The sense of tense expectation is undercut again by the personal voice: 'I was five years old', and the poet, as a child, is seen to be more clear-sighted than the adults who wait to be repatriated. Perhaps she might be thinking, like John Agard, that a flag is 'just a piece of cloth', as she compares 'both sides of the border'. Here, the similarities are highlighted, with an echo of line 4: 'the autumn soil continued on the other side', and the repeated 'the same...the same...' creates an internal rhyme with 'chain' that links together the ideas of similarity and difference, creating almost a sing-song rhythm in the three-line stanza, as though the child is chanting this idea to her parents.

In the final stanza, this man-made 'chain' is replaced by the 'chain of mountains'. In contrast to the barrier of the border, the chain here is protective: 'the same chain of mountains encompassed all of us'. Here the words 'same' and 'chain' are again repeated, but here they are no longer in opposition, but create a harmony. When the chain is removed and the people return home, both countries appear to have become the same. The cold, official language of 'checked' and 'inspected' is a sharp contrast to the passion in 'a man bent down nad kissed his muddy homeland', the 'muddy' emphasising how much this man cares about the place where he was born--even mess does not make him shy away from the most intimate contact with it.

In some ways, this poem could be seen to be about how children see more clearly than adults--they do not understand national boundaries, they laugh about them, they see the similarities rather than the differences, and this is a good thing. At asnother level, howveer, it could be seen to suggest that the child fails to understand something really important about what drives people--what drives adults to tears, or to kiss muddy ground--the five-year-old eye of the poet does not understand what the adult poet understand all too well, that it is this passion for home, this sense of belonging, that makes us more fully human.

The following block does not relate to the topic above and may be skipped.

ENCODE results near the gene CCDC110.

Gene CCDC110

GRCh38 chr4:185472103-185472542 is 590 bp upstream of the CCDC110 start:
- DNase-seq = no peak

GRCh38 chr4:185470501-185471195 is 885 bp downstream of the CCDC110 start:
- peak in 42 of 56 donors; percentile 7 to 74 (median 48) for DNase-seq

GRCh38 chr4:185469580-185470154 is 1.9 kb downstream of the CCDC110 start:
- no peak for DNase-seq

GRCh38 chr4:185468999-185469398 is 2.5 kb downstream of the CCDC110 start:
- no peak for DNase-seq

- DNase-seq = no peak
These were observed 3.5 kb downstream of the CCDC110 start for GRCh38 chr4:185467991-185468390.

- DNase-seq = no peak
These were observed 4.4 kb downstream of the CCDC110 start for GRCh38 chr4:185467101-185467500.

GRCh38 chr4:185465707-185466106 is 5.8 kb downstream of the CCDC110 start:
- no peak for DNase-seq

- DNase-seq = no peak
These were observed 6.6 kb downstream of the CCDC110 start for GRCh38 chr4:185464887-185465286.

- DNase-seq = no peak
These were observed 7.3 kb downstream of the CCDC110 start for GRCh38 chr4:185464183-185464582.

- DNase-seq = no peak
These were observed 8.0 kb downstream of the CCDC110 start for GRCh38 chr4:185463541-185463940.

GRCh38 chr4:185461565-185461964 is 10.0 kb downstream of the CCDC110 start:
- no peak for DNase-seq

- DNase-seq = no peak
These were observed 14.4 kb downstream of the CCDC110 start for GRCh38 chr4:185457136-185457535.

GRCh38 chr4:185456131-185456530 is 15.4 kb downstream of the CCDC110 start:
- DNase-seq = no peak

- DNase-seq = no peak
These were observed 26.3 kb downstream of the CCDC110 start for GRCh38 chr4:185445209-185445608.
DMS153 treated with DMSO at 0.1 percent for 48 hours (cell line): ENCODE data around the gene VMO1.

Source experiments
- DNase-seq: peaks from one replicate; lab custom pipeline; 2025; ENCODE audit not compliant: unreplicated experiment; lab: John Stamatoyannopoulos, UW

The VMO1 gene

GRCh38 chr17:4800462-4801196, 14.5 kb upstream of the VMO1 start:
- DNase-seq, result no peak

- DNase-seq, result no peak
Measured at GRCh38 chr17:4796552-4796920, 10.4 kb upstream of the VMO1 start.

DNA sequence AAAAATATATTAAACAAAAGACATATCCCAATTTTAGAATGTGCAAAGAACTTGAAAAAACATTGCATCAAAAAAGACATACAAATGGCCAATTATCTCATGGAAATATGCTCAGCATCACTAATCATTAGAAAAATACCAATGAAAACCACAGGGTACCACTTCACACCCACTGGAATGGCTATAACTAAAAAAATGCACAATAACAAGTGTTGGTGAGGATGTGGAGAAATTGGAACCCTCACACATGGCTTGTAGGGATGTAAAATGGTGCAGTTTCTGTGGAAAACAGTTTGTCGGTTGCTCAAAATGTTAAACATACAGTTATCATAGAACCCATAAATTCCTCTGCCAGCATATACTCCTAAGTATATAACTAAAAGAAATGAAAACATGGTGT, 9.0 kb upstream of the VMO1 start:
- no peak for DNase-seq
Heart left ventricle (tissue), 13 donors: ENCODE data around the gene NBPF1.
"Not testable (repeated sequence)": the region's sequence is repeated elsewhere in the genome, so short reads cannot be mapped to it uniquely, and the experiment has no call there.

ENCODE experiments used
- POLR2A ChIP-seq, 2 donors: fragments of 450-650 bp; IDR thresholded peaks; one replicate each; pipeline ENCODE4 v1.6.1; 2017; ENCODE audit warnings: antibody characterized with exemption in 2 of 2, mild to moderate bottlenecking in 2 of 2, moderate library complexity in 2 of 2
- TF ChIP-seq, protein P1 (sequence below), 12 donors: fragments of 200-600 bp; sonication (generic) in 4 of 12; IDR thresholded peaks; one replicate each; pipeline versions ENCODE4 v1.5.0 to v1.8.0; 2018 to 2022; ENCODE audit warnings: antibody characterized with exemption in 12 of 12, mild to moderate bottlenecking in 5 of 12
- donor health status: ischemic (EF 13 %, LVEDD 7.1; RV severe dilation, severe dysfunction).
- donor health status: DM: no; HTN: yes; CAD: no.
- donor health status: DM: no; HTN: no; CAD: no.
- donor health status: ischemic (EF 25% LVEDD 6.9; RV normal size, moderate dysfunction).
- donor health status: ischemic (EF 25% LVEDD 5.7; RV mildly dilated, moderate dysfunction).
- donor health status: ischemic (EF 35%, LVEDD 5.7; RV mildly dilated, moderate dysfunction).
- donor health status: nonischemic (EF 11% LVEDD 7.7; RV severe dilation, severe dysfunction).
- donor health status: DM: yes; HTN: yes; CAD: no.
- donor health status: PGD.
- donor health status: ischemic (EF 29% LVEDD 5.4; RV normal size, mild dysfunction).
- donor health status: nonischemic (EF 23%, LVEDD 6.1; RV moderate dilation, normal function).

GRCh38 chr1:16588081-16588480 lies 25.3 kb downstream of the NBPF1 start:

The poem could be compared interestingly to 'The Yellow Palms' (as it deals with the same part of the world, and sees the conflicts from another perspective, and also deals with the suffering of non-combatants), ro to 'Flag' or 'next to of course god america i', which also deal with a sense of national identity.

Tuesday, 17 April 2012

'Poppies' by Jane Weir

This poem discusses the effects of war upon those who are left behind, and as such is an interesting comparison to 'The Falling Leaves', also written by a woman. It was written by Jane Weir at the request of Carol Ann Duffy, the poet Laureate, to commemmorate those lost in war, and came out of her reading in the writing of women from the First and Second World Wars. As she says in an interview where she discusses the genesis of the poem., the language in the poem reflects her work as a textile designer, and in many ways this poem is one which deliberately creates a gulf between the 'domestic' world of the woman speaker and her son.

the title, 'Poppies' immediately summons up one of the most potent symbols of warfare in the twentieth century--the poppies worn on remembrance day as a symbol of the fallen. As a brutal fact, poppies grow most readily on freshly turned earth (thus they grow in wheatfields, where the earth is ploughed each year) and they grew profusely on the graves of men who died in Flanders and were buried near the battlefields there in World War 1.

In the first stanza of the poem, the speaker describes saying farewell to her son three days before 'Armistice Sunday'. She places a poppy on his lapel before he leaves, implicitly to go to war, though this may simply be an extended metaphor as he is wearing a blazer, more normally associated with school uniform than army uniform. This initial confusing image is part of a confusion sustained throughout the poem--is the speaker mourning the death of her child, or simply her fears for him? Has he gone to war, or is he simply leaving home for the first time? There is little explicit indication of which reading is correct--the focus is on the mother's sadness at parting, and her hopes and fears for her child.